Apparently the Jewish characters on Glee have no Jewish pride? My family knows that the vast majority of Americans celebrate Christmas and that decorations and entertainment will overwhelmingly be Christmas oriented. Glee, featuring two expressly Jewish characters, managed to produce a holiday show where only Christmas exists.
Growing up, I felt the pressure of the Christmas spirit. It’s easier to just say “Merry Christmas” then to be different and say “Happy Holidays”. It’s hard to be one of the only kids who aren’t buying and decorating a tree. And in my family, Dec. 25 is the day for skiing. So I love when broadcast TV has Jewish characters expressing both their pride in our heritage and the awkwardness that comes from having a different faith. The closest Glee got to it was having Rachel acknowledge that she had never given a Christmas gift as she gave one to her boyfriend as a peace offering.
Glee has two characters that openly describe themselves as Jewish – Puckerman and Rachel. Like all the characters on the show, these two have character flaws, but in the Holiday show, they didn’t mention of their holiday and they’re both regaling the Christmas spirit. Nothing wrong with the holiday spirit – but it’s more than Christmas. And many Jewish high school students do ask their schools and friends to acknowledge Hanukkah as well. Hanuakkh is the first historic first for freedom of religion. We all cherish this freedom and it’s worthwhile for everyone to know about the fight for it.
The real irony is that this year there are two fantastic, current, Glee-like Hanukkah songs going viral on YouTube. One, from the Yeshiva University Acapella Group, wrote new lyrics about the Hanukkah miracle to the song Dynamite. And it was great when the kids used the new lyrics as the song played during a Hanukkah laser show at our school. By the way Glee - this made the New York Times and the Today show.
And then Orthodox Hip-Hop Recording Artist Matisyahu recorded a great song and fun video called Miracle. I describe it as Hanukkah as a hockey game. But it's a great song and inspires my kids to sing about their pride.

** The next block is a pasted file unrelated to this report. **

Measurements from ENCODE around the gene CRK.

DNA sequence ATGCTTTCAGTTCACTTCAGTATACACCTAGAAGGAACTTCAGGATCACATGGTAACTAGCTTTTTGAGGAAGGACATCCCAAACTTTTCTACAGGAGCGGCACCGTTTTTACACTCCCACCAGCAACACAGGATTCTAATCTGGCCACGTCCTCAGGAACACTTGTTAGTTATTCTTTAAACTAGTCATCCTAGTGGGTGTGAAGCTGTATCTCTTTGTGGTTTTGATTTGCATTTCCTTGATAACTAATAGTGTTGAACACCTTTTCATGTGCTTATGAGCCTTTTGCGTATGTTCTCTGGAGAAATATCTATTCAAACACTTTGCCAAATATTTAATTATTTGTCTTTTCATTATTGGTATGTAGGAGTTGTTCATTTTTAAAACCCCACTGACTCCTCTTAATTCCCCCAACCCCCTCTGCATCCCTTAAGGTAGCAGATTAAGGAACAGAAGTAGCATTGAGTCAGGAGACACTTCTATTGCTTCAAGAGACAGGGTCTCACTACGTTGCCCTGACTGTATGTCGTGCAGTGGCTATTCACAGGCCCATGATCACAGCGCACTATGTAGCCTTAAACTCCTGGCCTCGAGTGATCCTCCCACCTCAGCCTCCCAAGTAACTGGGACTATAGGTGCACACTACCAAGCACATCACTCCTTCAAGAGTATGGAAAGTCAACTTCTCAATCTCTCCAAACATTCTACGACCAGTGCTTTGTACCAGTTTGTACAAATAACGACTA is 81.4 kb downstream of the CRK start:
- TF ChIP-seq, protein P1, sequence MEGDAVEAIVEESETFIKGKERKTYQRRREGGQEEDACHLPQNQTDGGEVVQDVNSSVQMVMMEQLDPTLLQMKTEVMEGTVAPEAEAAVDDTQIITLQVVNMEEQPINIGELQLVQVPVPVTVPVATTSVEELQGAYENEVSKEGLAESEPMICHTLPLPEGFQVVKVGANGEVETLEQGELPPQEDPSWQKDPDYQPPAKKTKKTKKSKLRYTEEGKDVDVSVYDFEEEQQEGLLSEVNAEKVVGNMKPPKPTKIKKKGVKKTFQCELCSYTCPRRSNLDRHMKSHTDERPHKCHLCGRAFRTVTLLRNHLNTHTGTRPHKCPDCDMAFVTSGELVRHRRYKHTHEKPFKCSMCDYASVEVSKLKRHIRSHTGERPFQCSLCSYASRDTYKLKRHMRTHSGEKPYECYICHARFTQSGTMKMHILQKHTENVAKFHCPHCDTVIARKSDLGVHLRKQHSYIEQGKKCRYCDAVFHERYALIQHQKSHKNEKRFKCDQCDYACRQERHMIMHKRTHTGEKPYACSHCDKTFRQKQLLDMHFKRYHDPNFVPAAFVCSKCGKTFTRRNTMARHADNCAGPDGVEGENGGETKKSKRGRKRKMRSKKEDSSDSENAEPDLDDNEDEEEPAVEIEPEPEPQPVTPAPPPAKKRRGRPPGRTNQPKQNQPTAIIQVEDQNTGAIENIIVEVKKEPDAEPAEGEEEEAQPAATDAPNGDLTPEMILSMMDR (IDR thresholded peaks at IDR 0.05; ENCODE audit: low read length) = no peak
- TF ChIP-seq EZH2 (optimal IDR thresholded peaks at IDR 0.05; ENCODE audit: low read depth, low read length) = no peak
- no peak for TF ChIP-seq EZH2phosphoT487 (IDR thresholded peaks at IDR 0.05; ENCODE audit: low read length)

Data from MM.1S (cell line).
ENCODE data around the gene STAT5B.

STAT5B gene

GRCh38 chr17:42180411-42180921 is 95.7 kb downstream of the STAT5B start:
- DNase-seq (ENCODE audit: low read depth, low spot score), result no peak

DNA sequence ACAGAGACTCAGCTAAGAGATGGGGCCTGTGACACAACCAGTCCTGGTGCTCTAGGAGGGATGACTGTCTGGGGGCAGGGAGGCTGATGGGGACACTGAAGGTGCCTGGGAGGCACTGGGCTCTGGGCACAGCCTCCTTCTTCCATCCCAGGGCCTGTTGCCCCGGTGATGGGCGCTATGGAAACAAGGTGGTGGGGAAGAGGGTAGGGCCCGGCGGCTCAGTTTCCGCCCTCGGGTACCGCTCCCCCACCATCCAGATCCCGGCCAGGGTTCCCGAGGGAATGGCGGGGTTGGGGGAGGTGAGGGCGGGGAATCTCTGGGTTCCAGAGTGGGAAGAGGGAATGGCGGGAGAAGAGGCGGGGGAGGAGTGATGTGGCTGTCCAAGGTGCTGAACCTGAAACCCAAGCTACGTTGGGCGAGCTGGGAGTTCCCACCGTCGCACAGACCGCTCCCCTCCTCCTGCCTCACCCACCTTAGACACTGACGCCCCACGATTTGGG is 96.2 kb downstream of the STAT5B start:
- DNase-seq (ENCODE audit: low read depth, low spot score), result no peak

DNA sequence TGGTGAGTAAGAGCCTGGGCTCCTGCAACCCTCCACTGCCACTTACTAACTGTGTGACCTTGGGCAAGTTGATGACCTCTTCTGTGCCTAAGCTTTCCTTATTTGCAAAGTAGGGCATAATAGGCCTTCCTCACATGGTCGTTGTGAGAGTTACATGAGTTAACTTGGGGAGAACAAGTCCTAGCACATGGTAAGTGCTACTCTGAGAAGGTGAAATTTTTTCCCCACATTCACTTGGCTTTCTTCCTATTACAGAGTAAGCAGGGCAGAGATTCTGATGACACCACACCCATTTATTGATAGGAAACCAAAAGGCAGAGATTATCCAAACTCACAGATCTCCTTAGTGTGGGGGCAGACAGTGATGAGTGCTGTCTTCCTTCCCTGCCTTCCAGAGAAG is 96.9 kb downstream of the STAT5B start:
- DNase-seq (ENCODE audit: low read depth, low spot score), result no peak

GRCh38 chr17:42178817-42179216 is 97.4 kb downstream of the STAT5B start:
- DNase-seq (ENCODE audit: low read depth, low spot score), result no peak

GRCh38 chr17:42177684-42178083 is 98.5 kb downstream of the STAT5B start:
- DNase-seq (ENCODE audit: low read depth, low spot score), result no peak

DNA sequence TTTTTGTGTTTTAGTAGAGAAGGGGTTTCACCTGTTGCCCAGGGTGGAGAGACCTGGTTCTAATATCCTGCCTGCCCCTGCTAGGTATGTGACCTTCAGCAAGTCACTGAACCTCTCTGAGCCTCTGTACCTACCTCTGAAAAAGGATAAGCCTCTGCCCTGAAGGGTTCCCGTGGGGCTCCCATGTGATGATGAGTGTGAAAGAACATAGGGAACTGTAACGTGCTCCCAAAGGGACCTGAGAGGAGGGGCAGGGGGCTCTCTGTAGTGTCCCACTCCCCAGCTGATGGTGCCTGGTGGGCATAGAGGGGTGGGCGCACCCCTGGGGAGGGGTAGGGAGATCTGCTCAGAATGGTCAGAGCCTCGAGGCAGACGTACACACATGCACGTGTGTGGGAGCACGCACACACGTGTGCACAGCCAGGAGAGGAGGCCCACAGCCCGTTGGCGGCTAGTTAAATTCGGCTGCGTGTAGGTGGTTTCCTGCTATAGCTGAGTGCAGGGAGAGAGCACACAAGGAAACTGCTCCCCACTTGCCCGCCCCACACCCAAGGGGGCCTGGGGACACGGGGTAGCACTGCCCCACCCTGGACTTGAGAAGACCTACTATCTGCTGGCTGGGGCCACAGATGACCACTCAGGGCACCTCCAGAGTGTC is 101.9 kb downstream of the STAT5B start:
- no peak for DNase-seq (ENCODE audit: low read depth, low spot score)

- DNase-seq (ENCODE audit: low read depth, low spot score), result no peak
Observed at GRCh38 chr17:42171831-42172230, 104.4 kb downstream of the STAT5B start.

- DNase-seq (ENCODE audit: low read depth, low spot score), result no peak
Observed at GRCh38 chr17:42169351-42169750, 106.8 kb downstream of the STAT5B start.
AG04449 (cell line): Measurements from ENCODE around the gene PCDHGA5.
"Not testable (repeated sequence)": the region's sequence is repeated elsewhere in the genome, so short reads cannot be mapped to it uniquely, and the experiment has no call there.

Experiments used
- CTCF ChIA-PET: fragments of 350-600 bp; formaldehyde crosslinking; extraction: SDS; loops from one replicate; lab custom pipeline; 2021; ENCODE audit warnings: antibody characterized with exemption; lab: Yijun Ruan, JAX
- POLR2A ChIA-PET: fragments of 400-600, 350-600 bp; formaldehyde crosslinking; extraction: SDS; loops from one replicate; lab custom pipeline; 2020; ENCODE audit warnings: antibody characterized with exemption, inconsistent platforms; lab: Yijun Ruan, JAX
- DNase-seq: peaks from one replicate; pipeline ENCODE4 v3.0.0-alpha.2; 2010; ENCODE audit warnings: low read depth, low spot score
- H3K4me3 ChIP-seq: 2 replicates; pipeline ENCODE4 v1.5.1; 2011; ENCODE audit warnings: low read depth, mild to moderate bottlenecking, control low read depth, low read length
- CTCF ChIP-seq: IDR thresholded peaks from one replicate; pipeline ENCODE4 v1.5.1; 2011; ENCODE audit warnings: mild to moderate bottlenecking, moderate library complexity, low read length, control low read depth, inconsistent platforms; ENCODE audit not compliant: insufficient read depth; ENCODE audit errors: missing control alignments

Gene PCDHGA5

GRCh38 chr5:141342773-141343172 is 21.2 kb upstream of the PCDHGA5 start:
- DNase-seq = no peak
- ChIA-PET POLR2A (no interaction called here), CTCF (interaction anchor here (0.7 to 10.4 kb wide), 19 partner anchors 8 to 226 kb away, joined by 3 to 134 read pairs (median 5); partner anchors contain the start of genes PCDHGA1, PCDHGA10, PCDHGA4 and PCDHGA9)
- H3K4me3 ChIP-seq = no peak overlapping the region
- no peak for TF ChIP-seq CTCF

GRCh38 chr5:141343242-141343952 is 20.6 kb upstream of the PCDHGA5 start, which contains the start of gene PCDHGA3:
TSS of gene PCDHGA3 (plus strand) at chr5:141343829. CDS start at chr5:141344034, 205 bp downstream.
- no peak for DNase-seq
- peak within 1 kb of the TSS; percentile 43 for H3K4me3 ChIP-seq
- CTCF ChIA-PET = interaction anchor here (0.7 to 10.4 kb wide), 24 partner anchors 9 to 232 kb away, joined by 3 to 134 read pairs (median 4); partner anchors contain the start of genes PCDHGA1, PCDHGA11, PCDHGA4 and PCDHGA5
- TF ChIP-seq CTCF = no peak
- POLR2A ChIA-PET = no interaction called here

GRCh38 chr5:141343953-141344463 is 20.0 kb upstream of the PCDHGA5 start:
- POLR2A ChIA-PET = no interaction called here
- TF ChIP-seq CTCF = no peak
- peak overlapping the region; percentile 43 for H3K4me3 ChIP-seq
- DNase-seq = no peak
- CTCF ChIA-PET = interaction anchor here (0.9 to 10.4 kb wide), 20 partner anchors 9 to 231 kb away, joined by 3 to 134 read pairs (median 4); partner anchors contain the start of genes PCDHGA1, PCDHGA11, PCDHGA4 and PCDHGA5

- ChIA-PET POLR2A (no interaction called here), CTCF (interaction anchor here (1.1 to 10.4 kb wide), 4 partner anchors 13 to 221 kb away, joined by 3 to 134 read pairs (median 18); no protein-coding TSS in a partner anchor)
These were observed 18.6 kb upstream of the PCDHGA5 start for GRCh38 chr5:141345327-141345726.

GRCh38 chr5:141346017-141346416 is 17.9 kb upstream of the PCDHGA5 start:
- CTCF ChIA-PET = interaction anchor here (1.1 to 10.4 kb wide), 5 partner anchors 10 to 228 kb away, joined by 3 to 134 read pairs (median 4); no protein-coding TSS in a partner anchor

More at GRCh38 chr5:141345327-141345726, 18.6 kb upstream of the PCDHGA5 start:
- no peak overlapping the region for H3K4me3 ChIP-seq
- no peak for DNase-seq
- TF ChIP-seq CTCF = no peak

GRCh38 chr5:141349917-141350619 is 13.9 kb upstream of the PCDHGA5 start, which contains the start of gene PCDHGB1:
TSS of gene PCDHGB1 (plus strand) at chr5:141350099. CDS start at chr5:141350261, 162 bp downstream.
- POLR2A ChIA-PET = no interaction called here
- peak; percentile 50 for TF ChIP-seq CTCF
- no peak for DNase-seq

One of the benefits of a Jewish Day School education is that they are very secure in their Jewish identities and pretty much “roll with it” instead of being incensed. They are loving listening to these two songs and watching them on YouTube. Their faith and customs are hip and cool. I think Glee could have done something similar and made their Holiday show interesting, creative and inclusive. So what do you say, Glee writers...think you could have Puckerman and Rachel host a seder for Passover?
After the Glee disappointment, I found myself watching the Brothers & Sisters holiday episode without expectations. Although the mother character in the show was born Jewish, it's clear from the storyline that she did not raise her five children Jewish. It's her brother, Saul, who brings their Jewish heritage up from time to time.
I never thought I'd her the Schehecheyanu on broadcast TV. But in the last few minutes of the Christmas episode, Saul reminds the family of the Jewish blood that runs through their veins and blesses the family. This prayer was said at the founding of Israel and at any important or joyous occasion. And the few million people who watch Brothers & Sisters got to hear it. It was an elegant nod to our culture in the midst of all the Christmas revelry. I hope the writers and actors know we appreciate it.